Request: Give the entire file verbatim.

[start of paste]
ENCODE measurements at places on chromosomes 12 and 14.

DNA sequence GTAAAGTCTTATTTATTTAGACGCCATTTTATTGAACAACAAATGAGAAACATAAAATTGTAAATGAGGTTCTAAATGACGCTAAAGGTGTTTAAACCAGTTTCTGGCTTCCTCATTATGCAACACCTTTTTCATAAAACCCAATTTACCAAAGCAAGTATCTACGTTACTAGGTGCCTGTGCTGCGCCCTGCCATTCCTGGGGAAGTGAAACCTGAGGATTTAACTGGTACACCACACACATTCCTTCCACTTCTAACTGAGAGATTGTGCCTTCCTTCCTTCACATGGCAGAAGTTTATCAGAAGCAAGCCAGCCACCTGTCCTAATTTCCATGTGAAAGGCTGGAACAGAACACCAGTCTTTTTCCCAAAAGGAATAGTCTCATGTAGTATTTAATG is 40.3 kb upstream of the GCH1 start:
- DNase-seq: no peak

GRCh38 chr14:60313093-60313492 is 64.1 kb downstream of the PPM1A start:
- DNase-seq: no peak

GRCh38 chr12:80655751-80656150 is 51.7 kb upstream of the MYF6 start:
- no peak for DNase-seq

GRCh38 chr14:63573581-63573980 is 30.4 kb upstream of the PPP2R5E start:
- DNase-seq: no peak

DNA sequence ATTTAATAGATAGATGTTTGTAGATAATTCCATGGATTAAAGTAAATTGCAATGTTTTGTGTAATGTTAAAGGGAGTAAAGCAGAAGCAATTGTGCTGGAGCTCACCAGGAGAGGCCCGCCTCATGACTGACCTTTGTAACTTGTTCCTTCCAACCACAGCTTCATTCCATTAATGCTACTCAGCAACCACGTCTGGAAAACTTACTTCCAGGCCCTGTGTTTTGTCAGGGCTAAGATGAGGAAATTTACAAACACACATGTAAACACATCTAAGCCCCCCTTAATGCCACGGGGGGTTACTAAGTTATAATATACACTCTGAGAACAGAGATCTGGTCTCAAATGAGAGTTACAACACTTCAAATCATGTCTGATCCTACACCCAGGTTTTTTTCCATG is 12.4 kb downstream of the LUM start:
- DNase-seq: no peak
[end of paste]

ENCODE measurements at places on chromosomes 12 and 14.

DNA sequence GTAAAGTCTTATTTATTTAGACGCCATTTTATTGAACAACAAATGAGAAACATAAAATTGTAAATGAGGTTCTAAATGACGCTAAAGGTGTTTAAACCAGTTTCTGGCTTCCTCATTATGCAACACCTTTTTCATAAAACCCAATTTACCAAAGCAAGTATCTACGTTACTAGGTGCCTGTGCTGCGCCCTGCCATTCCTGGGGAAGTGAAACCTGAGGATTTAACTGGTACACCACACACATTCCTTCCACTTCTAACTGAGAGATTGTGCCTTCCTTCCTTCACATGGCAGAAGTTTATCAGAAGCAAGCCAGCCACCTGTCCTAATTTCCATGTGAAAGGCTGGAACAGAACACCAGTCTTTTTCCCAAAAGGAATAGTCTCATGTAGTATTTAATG is 40.3 kb upstream of the GCH1 start:
- DNase-seq: no peak

GRCh38 chr14:60313093-60313492 is 64.1 kb downstream of the PPM1A start:
- DNase-seq: no peak

GRCh38 chr12:80655751-80656150 is 51.7 kb upstream of the MYF6 start:
- no peak for DNase-seq

GRCh38 chr14:63573581-63573980 is 30.4 kb upstream of the PPP2R5E start:
- DNase-seq: no peak

DNA sequence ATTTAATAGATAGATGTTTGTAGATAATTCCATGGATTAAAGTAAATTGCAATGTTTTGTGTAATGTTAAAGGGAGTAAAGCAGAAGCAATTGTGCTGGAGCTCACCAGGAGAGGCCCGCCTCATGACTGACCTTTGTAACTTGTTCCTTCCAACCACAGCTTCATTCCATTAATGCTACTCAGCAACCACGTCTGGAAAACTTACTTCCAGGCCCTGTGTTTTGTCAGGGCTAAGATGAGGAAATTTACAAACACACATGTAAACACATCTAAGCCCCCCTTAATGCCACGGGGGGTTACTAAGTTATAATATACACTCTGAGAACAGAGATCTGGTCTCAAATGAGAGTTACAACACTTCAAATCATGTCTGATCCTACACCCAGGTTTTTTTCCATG is 12.4 kb downstream of the LUM start:
- DNase-seq: no peak